In Part 2 we dive into some of the fundamental theory behind the Hardball Model that easily translates to other sports; we also explain some of the key equations and functions that we are using to make this as easy as possible to run and maintain. Be sure to catch up on Part 1 here for more background on this experiment. Note, this is coming from the perspective of a recreational bettor and reflects on lessons learned over the years by handicapping with the assistance of a statistical model.
Some info on my background… I like math, I use statistics and probability every day in my actual paying job (handicapping is my hobby) and I think Excel and spreadsheets in general are excellent tools for simple problem solving. I also know you don’t have to be an expert in math and statistics to build and run an analytical model for projecting game scores and win %tages.
A couple of key concepts that specifically apply to the Hardball Model and that can be extended to apply to sports in general:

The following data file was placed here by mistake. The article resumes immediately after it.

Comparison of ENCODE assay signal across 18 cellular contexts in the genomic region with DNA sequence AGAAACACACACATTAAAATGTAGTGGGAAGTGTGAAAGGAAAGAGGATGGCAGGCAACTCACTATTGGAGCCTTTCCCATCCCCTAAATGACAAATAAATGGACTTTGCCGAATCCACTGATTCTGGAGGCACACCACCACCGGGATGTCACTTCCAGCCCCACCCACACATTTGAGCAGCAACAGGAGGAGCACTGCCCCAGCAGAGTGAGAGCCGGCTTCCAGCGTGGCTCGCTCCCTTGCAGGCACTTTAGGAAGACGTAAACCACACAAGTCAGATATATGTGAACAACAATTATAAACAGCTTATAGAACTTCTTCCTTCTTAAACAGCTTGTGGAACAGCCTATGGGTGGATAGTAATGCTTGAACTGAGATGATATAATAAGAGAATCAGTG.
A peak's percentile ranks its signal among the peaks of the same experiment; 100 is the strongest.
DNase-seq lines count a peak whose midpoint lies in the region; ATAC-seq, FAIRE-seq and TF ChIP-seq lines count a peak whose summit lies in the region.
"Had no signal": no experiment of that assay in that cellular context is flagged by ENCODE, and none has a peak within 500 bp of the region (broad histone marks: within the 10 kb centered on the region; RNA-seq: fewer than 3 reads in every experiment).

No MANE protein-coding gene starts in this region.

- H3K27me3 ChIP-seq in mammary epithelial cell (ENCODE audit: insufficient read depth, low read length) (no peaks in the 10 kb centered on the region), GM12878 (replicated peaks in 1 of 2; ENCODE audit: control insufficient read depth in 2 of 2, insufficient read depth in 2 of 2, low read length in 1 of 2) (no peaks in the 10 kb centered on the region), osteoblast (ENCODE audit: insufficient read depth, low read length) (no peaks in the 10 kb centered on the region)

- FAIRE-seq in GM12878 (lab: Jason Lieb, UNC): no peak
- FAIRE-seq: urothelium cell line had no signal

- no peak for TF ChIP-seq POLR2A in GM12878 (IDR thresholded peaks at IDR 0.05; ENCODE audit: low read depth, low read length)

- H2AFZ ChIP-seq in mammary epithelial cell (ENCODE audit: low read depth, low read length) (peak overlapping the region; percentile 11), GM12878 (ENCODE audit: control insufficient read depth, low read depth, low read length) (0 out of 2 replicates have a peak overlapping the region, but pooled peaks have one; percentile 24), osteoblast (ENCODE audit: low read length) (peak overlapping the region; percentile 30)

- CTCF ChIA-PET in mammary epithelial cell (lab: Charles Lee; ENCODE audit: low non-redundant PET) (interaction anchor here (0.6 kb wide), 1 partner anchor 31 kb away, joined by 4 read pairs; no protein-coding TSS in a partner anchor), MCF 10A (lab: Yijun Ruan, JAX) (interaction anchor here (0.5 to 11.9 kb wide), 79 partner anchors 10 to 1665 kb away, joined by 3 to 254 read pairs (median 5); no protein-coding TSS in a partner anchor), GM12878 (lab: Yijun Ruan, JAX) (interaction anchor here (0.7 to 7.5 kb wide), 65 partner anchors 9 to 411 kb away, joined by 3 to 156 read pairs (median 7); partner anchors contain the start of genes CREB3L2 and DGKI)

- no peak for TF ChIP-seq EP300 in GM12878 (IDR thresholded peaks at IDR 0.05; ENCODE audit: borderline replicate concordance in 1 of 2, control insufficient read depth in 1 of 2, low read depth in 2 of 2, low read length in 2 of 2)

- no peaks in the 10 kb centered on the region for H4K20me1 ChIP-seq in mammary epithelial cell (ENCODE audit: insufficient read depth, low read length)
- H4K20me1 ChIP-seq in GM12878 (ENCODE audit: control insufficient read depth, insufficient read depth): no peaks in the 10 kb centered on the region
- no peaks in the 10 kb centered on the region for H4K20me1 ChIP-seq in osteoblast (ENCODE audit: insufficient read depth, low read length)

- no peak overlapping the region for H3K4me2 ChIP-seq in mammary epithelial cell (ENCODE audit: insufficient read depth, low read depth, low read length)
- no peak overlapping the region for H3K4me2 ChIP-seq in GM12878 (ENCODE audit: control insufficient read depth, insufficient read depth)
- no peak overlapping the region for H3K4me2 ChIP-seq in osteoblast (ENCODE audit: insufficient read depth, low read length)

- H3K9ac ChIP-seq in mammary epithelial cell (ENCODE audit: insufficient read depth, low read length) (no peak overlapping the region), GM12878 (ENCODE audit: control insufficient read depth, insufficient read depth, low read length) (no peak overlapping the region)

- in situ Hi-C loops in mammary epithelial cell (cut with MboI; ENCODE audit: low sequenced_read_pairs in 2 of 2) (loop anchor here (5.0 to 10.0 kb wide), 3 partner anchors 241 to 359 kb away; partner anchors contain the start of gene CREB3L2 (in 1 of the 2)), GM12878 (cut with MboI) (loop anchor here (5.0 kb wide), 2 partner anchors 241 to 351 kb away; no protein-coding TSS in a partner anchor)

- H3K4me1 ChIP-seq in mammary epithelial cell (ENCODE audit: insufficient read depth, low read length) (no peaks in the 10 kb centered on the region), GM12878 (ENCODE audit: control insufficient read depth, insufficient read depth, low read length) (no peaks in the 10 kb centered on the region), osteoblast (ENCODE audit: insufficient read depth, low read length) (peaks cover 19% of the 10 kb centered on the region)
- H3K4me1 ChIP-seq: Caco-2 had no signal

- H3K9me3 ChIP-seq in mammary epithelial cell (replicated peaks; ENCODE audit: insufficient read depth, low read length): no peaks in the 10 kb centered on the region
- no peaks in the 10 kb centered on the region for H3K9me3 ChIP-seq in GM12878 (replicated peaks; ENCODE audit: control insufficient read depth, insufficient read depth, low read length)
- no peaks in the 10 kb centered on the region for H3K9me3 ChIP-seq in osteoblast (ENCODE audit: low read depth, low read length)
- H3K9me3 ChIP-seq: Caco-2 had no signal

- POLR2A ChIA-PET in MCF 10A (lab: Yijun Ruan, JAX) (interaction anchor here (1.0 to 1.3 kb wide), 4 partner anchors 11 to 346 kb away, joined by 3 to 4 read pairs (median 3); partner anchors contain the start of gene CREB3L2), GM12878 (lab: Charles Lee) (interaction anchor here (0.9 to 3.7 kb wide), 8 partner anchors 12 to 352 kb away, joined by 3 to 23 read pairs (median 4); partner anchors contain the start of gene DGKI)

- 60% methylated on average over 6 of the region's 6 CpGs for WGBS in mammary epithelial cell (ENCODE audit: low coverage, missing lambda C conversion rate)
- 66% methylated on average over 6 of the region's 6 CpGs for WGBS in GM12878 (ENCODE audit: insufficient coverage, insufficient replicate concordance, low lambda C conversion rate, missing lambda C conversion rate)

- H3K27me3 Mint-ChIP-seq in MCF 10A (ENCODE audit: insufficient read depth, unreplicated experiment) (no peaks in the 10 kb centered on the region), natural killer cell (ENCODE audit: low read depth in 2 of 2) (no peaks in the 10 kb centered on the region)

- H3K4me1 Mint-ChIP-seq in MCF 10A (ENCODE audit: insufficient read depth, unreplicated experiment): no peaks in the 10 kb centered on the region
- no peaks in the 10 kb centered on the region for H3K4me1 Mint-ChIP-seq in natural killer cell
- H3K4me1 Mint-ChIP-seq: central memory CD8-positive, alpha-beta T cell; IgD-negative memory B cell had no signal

- Think of a team performance as a percentile. What is a percentile? Well, pretty much a grade except we don’t grade on a curve, an average performance, or a “C” would be the 50th percentile, a “B” would be like the 84th percentile (also 1 standard deviation over the average), an “A” would be like the 95th percentile (also 2 standard deviations over the average) “D” and “F” performances are like the 16th and 5th percentiles, respectively. There is no sure way to know what kind of grade a team will earn going into a game, you can use situations and information about injuries and line-ups to make your best guess, but on any given day a team could give you their “A” or their “F” effort. This is how scores like 13–1 or 18–2 happen, the are rare but possible on any given night but they exist at the end of the spectrum (tail of the distribution) where you have one team gives you and “A” and their opponent plops an “F”.